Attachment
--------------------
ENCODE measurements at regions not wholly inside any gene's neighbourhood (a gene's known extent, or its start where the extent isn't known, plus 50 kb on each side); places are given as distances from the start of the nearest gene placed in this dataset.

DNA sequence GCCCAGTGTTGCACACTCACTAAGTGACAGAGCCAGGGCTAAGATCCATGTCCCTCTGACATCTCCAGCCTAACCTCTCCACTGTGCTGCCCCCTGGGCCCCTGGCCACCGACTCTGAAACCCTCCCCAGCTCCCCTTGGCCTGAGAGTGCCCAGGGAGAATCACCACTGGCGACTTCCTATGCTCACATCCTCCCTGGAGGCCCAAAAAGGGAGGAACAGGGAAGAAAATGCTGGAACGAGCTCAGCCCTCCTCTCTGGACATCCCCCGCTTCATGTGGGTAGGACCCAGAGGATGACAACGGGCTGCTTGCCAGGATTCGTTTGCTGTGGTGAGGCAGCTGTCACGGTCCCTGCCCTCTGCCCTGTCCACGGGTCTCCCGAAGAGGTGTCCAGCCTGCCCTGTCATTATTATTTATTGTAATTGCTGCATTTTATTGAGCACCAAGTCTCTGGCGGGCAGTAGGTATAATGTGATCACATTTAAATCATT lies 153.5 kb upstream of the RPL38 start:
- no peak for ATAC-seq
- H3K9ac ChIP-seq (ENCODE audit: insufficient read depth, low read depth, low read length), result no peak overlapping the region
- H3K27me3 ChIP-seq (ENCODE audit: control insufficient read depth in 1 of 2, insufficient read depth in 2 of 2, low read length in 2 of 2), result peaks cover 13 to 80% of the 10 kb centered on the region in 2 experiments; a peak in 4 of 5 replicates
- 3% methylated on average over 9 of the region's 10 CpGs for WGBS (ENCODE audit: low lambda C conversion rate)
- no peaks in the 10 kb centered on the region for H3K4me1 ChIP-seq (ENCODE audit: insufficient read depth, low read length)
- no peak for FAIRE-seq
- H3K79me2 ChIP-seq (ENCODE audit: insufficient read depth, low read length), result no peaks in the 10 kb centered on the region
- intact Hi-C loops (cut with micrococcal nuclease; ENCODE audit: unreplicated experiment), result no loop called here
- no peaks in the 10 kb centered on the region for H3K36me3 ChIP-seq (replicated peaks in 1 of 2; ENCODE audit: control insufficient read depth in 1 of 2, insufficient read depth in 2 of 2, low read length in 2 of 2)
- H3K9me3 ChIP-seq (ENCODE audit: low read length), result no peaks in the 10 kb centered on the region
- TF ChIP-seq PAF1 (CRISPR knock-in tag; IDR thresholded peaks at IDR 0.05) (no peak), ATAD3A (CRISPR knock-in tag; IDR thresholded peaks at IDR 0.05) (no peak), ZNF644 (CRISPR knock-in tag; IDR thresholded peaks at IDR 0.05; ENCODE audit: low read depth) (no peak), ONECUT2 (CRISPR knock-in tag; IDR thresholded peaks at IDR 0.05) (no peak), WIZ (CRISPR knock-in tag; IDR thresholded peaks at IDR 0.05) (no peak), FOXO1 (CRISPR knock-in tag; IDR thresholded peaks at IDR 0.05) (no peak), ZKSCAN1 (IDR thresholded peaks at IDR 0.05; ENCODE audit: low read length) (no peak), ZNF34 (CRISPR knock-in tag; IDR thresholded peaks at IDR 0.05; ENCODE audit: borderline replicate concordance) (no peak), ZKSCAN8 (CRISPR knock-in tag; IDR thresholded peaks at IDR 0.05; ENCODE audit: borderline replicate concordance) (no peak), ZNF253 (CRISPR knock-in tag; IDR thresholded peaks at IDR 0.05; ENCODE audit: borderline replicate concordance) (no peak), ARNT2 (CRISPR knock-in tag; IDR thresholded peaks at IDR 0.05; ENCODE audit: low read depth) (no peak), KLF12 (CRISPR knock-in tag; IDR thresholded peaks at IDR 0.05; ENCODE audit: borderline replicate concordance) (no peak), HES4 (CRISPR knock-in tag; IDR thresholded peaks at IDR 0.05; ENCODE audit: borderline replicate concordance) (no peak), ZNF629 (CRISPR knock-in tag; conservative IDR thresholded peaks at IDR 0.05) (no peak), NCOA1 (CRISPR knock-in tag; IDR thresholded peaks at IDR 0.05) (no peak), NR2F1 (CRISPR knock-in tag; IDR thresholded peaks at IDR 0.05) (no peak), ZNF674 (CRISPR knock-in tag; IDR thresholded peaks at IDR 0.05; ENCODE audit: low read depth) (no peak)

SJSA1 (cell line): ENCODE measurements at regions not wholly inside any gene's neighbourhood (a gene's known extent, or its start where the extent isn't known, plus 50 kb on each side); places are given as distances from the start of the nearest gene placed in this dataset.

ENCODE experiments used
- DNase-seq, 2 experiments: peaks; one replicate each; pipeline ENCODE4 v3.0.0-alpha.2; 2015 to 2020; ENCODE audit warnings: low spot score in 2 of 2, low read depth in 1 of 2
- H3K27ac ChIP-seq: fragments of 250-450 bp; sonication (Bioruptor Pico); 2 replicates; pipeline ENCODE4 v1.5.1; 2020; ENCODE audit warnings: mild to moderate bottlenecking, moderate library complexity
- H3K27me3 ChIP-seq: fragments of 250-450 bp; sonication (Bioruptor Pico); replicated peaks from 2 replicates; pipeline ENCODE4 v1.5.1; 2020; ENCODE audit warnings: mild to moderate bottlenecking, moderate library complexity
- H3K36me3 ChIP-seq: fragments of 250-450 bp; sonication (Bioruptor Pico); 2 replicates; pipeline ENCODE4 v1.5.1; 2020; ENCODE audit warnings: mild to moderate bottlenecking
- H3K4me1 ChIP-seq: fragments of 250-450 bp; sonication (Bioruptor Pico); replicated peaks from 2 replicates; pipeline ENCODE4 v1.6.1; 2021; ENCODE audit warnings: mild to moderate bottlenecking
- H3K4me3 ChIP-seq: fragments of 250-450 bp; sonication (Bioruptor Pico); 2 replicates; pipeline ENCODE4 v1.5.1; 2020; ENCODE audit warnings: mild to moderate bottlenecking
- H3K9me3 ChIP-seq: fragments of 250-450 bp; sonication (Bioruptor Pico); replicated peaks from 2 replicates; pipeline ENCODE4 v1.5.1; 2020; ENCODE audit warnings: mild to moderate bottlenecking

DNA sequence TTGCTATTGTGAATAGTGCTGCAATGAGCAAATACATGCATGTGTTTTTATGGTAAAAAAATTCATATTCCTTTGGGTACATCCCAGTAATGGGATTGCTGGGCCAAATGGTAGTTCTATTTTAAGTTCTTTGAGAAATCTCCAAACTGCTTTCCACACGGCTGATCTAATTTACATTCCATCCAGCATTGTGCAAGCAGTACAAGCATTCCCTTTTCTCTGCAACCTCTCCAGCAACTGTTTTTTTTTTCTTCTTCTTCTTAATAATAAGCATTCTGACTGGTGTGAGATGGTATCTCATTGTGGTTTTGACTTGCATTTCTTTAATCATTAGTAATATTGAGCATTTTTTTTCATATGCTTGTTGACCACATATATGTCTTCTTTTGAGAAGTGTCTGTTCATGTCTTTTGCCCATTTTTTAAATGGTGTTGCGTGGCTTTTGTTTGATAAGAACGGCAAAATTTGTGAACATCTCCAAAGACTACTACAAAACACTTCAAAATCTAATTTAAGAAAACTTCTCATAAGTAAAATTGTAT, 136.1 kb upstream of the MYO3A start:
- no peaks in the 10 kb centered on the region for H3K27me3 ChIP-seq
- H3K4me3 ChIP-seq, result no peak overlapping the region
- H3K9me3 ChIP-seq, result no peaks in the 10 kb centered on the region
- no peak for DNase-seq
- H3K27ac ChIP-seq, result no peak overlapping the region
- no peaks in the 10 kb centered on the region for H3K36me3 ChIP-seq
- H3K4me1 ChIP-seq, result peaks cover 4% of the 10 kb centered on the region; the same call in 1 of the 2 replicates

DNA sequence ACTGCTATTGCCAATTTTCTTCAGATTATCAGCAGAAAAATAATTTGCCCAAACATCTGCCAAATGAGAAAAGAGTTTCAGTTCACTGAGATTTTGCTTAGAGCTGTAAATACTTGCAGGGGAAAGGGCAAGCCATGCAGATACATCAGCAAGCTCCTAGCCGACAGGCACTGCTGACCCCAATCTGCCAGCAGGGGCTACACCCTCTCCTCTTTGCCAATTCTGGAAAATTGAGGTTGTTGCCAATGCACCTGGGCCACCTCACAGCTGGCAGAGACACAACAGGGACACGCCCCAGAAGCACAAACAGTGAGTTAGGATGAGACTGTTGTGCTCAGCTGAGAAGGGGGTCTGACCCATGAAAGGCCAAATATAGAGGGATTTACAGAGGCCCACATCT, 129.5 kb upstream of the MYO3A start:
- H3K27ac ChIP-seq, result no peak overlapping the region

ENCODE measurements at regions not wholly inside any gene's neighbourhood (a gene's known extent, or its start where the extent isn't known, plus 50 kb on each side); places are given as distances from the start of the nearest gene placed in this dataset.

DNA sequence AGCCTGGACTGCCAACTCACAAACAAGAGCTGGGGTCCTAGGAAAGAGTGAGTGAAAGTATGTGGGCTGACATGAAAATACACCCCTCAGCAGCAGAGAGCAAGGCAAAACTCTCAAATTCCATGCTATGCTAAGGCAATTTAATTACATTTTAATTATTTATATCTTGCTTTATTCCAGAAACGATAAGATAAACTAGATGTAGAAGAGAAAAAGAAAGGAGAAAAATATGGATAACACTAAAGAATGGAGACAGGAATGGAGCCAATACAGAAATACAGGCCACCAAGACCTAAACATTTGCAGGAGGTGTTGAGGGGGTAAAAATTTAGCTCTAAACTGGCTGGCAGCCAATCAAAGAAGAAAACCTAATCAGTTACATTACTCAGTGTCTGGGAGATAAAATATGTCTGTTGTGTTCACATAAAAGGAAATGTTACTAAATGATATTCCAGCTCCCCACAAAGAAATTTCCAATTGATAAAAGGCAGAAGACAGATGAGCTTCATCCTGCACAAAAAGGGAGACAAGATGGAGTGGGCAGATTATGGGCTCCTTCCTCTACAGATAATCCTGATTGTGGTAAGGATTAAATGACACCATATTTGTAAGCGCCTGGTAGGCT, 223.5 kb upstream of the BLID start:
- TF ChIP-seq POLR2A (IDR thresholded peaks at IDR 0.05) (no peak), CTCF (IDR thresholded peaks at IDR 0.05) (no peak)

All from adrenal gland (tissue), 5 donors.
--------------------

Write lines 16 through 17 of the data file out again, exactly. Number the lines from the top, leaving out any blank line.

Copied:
- DNase-seq, 2 experiments: peaks; one replicate each; pipeline ENCODE4 v3.0.0-alpha.2; 2015 to 2020; ENCODE audit warnings: low spot score in 2 of 2, low read depth in 1 of 2
- H3K27ac ChIP-seq: fragments of 250-450 bp; sonication (Bioruptor Pico); 2 replicates; pipeline ENCODE4 v1.5.1; 2020; ENCODE audit warnings: mild to moderate bottlenecking, moderate library complexity